For the Common Good helps students in grades 6—8 determine consumption strategies that maximize resources for an entire group, while Carbon Crunch shows students in grades 9—12 how population growth and industrialization have impacted the environment. This easy-to-use software can engage middle level and high school students in systems thinking and model-building. Developed by the Concord Consortium and the CREATE for STEM Institute at Michigan State University, the software enables students to use a drag-and-drop method to build various customized phenomenon representations from the basic diagramming of a system structure to static equilibrium and dynamic time-based models.

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Teachers and students can access the software and supporting resources on how to use it at the website. TeachRock uses popular music to engage students in work that supports standards across disciplines, including science, technology, engineering, arts, and math STEAM. Use this game from PBS Kids to introduce K—3 students to the basics of systems thinking, strategy, and toolmaking.

Players explore the Kart Kingdom world, crafting gadgets and customizing characters as they move through various game levels completing quests. The gadgets help and change how students move through each level. Sometimes more than one gadget can be used to complete a puzzle, and students must decide which gadget is the best. The game can be played in the classroom or at home. How did the gadgets help you complete the game quests? Howwas teamwork used to help solve problems? Teachers can design customized question sets at this website to uncover student preconceptions in K—12 STEM disciplines and support authentic discourse and argumentation in the classroom.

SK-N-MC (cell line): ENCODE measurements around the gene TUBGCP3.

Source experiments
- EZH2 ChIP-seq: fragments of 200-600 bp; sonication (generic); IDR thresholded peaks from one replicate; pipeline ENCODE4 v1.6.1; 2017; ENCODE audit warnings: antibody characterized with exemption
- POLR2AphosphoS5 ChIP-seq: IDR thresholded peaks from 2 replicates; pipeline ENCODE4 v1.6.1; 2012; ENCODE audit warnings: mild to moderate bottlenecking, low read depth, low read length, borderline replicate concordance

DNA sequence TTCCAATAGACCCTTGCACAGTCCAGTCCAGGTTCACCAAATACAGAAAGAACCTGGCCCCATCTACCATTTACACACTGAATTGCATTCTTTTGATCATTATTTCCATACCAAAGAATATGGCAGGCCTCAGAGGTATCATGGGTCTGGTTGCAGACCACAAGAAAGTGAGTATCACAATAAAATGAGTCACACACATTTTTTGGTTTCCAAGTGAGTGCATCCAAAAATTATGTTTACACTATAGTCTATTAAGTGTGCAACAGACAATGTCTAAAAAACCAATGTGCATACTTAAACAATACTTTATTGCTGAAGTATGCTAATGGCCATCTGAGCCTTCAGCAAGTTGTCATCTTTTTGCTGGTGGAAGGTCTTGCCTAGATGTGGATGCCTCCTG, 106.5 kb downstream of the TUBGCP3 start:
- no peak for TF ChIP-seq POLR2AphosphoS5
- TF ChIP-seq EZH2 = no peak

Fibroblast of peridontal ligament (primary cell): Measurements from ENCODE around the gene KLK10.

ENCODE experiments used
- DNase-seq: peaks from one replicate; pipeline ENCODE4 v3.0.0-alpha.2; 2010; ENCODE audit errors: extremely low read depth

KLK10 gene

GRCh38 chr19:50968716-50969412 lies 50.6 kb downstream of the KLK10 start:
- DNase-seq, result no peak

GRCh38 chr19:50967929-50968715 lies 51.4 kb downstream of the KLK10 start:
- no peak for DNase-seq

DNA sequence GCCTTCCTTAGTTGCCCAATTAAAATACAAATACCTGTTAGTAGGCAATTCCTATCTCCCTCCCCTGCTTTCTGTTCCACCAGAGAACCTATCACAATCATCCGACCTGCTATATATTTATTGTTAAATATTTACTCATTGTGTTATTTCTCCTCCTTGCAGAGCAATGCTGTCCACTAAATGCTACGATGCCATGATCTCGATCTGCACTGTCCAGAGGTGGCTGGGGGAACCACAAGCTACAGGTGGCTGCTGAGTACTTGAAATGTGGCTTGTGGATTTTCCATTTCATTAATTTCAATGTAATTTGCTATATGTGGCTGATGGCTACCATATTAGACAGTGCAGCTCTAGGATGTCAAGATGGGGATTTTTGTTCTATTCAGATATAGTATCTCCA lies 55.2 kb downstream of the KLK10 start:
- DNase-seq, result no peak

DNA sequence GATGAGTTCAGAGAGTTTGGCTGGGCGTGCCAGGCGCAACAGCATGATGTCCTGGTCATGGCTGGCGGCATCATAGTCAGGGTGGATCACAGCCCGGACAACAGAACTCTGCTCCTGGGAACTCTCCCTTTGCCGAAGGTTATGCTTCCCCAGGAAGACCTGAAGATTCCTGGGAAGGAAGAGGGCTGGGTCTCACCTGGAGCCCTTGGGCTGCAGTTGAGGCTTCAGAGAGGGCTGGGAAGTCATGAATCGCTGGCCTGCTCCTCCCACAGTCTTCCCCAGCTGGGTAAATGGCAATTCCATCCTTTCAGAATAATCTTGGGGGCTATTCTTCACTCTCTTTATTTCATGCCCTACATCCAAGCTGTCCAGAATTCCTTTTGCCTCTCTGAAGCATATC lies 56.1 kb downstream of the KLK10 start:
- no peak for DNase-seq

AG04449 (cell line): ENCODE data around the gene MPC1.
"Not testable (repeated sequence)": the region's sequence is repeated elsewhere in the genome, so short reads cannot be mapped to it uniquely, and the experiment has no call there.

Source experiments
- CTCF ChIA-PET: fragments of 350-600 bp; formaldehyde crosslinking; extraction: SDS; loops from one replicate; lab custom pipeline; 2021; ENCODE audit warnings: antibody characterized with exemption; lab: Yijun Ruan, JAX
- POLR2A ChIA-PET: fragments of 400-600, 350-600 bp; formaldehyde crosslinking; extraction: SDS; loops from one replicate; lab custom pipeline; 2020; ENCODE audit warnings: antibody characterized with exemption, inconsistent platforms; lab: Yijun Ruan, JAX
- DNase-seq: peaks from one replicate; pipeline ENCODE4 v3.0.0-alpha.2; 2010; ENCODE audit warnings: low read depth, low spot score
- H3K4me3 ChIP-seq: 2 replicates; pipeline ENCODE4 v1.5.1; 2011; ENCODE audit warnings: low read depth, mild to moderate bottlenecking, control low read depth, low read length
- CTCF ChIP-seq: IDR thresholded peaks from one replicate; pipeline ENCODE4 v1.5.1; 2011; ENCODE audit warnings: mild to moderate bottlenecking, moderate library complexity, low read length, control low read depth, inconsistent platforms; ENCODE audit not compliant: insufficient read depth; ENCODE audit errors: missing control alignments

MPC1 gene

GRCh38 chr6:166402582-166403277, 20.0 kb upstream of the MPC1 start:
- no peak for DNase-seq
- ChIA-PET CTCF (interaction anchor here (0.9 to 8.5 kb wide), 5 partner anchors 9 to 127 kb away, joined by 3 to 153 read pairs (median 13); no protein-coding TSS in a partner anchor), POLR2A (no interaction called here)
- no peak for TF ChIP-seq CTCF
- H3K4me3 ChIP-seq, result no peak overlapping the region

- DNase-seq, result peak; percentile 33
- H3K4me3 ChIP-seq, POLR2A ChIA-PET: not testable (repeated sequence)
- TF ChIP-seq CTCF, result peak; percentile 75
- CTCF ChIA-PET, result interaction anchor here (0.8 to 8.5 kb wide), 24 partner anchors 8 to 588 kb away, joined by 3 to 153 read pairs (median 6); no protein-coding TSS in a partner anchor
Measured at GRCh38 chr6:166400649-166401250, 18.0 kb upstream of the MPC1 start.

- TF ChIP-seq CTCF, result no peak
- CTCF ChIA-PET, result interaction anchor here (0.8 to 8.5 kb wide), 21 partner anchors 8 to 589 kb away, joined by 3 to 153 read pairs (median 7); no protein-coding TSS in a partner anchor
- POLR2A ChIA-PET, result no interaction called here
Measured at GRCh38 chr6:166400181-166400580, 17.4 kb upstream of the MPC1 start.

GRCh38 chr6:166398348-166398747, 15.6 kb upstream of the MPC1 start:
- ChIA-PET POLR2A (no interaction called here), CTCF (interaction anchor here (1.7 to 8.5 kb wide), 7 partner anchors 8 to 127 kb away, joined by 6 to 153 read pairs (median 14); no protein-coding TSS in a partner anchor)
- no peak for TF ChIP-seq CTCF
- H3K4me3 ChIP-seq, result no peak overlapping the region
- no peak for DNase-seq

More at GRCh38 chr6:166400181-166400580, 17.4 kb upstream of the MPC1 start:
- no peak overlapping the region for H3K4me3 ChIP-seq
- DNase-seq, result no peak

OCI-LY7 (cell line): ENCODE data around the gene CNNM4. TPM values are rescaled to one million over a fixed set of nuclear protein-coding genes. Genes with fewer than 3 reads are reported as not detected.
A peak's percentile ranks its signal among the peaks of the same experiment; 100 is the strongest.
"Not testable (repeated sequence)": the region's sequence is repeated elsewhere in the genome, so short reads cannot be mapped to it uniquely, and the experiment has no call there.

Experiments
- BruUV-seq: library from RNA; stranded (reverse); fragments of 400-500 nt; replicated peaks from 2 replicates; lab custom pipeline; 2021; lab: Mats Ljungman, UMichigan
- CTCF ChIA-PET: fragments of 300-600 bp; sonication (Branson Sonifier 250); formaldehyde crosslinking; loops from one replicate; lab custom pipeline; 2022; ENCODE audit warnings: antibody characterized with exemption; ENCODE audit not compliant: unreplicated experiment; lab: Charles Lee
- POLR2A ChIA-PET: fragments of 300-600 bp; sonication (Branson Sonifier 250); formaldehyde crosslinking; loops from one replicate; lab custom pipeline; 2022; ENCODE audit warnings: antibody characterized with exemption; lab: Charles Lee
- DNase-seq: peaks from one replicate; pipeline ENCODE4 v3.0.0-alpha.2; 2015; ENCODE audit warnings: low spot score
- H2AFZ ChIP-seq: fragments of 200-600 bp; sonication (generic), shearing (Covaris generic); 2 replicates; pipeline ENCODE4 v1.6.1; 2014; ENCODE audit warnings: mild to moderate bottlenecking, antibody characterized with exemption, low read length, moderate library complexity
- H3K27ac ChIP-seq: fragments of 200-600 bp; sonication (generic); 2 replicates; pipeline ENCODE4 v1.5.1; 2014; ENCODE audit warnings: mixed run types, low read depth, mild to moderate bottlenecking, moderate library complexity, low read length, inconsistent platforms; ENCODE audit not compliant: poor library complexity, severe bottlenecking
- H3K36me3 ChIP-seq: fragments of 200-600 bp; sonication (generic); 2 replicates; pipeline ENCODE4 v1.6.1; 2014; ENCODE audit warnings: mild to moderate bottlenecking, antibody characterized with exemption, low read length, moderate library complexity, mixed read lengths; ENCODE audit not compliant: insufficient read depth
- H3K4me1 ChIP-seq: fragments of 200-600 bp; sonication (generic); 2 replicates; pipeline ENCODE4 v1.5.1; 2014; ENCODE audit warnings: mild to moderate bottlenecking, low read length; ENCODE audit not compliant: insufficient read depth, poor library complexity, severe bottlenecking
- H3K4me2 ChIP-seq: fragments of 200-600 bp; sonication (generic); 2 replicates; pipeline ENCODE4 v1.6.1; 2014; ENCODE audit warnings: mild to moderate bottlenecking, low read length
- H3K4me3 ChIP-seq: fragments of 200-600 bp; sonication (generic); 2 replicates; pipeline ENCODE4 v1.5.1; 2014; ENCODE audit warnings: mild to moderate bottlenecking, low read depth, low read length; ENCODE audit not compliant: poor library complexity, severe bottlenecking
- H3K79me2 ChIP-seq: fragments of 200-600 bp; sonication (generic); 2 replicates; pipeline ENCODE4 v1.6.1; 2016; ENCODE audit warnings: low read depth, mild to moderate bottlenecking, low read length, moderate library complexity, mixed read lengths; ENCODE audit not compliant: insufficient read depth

The online question sets engage students in relevant science discussion and provide a safe place for them to share ideas without judgment. As students respond to the question sets, and differences inevitably emerge, students develop communication skills as they verbally reason with peers to reach consensus. The website also has tutorials for using the resource in the classroom. A nationwide initiative from the Captain Planet Foundation teaches K—12 students about threatened and vulnerable animals and plants and where they live and empowers them to design and implement real-life solutions.

Currently, students can participate in two projects: Pollinator Quest grades 3—5 , which focuses on creating habitats for pollinators, and Minnesota Freshwater Quest grades 5—8 , which focuses on identifying threats to species and human health in community waterways. Future projects will address topics like improving soil health and planting trees Healthy Soil Quest, grades 5—8 ; helping the longleaf pine ecosystem Longleaf Pine Quest, grades 3—5 ; reducing plastic pollution Plastics-Free Oceans Quest, grades 3—8 ; and learning about the gray wolf Rocky Mountain Wolf Quest, grades 8— Funded by NASA, this project specializes in browser-based digital learning and a teaching network for educators.

At the website, educators can access a collection of digital interactives on Earth- and space science—themed topics and accompanying lesson plans for middle and high school levels and informal science audiences. Teachers can also join the Infiniscope community to connect with colleagues interested in customizing interactives or collaborating to design new Earth and space digital technology resources for the classroom. GLOBE Observer, an app-based citizen science project, has a toolkit for informal educators at libraries, museums, parks and outdoor education centers, and after-school programs.

The toolkit contains resources and activities for educators to integrate the citizen science initiative at their institution and involve participants, including K—12 students, in authentic science research. Organized by protocol i. For example, GLOBE Observer observations from students and other citizens can be used to help scientists track changes in clouds, water, plants, and other life in support of climate research and to verify data from NASA satellites.